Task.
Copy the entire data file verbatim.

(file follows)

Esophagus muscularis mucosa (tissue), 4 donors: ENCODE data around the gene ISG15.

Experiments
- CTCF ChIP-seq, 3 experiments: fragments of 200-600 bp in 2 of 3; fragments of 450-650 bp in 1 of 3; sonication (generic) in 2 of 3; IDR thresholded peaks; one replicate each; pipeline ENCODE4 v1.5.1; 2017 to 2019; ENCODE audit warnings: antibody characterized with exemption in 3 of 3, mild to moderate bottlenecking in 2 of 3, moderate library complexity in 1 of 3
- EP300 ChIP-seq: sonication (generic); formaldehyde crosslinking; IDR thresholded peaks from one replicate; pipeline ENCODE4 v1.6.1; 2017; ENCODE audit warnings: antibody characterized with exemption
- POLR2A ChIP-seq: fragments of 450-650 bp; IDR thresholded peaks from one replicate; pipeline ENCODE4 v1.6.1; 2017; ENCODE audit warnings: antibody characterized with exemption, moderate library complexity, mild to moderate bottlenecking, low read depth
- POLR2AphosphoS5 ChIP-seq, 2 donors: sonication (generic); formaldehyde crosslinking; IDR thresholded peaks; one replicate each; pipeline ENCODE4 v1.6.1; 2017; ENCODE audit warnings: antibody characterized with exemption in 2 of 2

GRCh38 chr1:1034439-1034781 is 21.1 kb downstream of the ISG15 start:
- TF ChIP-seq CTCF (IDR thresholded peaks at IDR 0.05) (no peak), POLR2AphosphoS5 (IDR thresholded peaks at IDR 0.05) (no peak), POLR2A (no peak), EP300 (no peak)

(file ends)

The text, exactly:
Esophagus muscularis mucosa (tissue), 4 donors: ENCODE data around the gene ISG15.

Experiments
- CTCF ChIP-seq, 3 experiments: fragments of 200-600 bp in 2 of 3; fragments of 450-650 bp in 1 of 3; sonication (generic) in 2 of 3; IDR thresholded peaks; one replicate each; pipeline ENCODE4 v1.5.1; 2017 to 2019; ENCODE audit warnings: antibody characterized with exemption in 3 of 3, mild to moderate bottlenecking in 2 of 3, moderate library complexity in 1 of 3
- EP300 ChIP-seq: sonication (generic); formaldehyde crosslinking; IDR thresholded peaks from one replicate; pipeline ENCODE4 v1.6.1; 2017; ENCODE audit warnings: antibody characterized with exemption
- POLR2A ChIP-seq: fragments of 450-650 bp; IDR thresholded peaks from one replicate; pipeline ENCODE4 v1.6.1; 2017; ENCODE audit warnings: antibody characterized with exemption, moderate library complexity, mild to moderate bottlenecking, low read depth
- POLR2AphosphoS5 ChIP-seq, 2 donors: sonication (generic); formaldehyde crosslinking; IDR thresholded peaks; one replicate each; pipeline ENCODE4 v1.6.1; 2017; ENCODE audit warnings: antibody characterized with exemption in 2 of 2

GRCh38 chr1:1034439-1034781 is 21.1 kb downstream of the ISG15 start:
- TF ChIP-seq CTCF (IDR thresholded peaks at IDR 0.05) (no peak), POLR2AphosphoS5 (IDR thresholded peaks at IDR 0.05) (no peak), POLR2A (no peak), EP300 (no peak)